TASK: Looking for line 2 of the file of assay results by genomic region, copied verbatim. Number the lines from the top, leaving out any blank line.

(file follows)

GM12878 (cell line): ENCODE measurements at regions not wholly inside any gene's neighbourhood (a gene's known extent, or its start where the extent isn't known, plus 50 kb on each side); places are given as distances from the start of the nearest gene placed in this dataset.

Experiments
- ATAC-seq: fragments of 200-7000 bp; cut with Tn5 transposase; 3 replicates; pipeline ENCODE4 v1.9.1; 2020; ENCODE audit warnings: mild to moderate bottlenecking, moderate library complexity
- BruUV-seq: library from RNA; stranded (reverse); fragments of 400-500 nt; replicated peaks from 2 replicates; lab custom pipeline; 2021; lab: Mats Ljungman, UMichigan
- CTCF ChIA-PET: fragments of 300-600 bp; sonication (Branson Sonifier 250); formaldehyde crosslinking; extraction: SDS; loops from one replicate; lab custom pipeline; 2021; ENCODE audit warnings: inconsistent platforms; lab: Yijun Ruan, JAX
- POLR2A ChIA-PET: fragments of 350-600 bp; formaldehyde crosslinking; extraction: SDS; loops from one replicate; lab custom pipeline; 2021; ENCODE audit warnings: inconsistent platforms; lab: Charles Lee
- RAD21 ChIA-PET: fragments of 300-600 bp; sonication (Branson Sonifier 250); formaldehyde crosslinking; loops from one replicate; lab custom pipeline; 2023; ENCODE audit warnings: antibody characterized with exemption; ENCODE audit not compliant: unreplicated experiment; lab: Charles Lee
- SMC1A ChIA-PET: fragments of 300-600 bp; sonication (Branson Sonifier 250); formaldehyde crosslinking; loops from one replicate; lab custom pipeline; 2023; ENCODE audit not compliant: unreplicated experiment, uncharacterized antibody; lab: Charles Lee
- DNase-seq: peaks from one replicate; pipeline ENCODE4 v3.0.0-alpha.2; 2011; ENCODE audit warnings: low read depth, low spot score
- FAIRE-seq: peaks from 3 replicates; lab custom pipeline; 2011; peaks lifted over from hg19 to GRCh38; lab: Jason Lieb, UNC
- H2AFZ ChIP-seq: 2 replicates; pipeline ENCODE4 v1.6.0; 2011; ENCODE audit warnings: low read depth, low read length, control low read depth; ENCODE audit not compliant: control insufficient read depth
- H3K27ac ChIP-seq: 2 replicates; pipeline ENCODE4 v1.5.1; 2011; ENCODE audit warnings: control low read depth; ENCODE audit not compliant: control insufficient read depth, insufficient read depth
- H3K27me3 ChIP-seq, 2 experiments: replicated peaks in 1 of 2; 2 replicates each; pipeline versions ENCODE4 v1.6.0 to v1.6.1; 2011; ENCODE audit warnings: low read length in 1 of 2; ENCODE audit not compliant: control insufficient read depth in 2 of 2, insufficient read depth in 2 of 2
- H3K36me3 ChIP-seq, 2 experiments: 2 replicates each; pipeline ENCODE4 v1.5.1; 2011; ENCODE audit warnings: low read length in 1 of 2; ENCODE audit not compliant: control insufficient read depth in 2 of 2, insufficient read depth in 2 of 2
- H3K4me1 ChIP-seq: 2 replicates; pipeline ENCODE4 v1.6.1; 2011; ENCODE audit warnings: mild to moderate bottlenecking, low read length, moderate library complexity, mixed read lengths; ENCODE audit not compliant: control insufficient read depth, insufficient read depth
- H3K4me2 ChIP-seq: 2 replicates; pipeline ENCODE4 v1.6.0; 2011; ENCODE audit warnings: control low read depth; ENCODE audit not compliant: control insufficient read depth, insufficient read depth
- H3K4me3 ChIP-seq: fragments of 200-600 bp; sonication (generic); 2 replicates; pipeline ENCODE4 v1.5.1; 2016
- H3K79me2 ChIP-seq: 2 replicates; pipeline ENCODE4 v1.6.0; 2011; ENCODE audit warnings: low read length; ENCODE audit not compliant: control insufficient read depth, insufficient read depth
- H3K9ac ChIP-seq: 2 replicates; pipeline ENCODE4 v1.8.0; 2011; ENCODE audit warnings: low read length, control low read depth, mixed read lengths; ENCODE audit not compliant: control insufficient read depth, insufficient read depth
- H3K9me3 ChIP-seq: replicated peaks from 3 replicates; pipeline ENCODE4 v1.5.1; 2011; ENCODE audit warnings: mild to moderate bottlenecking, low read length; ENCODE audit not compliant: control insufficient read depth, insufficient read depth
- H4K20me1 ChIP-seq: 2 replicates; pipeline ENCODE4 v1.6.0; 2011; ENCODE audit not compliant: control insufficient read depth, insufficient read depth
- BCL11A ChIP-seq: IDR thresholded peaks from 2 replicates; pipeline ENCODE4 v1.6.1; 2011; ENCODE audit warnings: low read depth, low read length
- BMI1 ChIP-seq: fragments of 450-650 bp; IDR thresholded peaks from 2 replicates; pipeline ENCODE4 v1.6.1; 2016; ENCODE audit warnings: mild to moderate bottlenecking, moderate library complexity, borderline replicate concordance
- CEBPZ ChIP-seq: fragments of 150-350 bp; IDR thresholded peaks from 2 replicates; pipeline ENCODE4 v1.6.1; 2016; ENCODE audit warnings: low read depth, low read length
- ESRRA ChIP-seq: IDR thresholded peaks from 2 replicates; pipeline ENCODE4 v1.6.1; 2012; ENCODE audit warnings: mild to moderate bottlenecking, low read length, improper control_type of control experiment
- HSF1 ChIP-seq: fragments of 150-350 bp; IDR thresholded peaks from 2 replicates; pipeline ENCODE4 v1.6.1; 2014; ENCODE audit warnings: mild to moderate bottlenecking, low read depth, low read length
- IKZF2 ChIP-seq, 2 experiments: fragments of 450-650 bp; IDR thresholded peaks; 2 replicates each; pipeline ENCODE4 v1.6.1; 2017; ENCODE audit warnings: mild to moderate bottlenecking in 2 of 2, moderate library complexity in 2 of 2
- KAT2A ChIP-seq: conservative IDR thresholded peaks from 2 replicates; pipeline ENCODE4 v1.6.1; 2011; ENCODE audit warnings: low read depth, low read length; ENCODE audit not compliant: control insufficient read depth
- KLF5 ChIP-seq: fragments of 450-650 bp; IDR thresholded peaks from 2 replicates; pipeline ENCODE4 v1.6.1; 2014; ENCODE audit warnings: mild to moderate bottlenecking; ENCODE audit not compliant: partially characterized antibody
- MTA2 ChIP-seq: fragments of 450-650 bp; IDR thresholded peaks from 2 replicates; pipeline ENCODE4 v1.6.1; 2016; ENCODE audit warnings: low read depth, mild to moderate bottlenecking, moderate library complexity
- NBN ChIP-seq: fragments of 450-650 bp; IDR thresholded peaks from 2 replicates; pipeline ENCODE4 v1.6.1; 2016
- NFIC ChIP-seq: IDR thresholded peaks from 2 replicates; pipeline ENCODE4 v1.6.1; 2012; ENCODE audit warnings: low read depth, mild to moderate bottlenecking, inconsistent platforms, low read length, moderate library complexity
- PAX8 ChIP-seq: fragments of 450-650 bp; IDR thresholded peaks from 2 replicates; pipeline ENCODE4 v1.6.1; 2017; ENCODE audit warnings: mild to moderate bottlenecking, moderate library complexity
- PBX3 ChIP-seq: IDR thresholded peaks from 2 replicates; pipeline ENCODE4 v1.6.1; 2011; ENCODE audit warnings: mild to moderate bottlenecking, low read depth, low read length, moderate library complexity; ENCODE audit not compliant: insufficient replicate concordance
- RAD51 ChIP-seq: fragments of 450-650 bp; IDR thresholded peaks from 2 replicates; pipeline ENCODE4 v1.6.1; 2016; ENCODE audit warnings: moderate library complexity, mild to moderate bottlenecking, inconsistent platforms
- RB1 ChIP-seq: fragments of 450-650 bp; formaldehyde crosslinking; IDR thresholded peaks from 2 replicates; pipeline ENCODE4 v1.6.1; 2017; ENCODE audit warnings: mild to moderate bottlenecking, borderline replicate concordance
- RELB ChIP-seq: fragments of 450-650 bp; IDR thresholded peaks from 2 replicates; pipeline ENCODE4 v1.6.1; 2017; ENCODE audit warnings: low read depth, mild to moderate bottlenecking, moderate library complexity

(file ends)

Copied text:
Experiments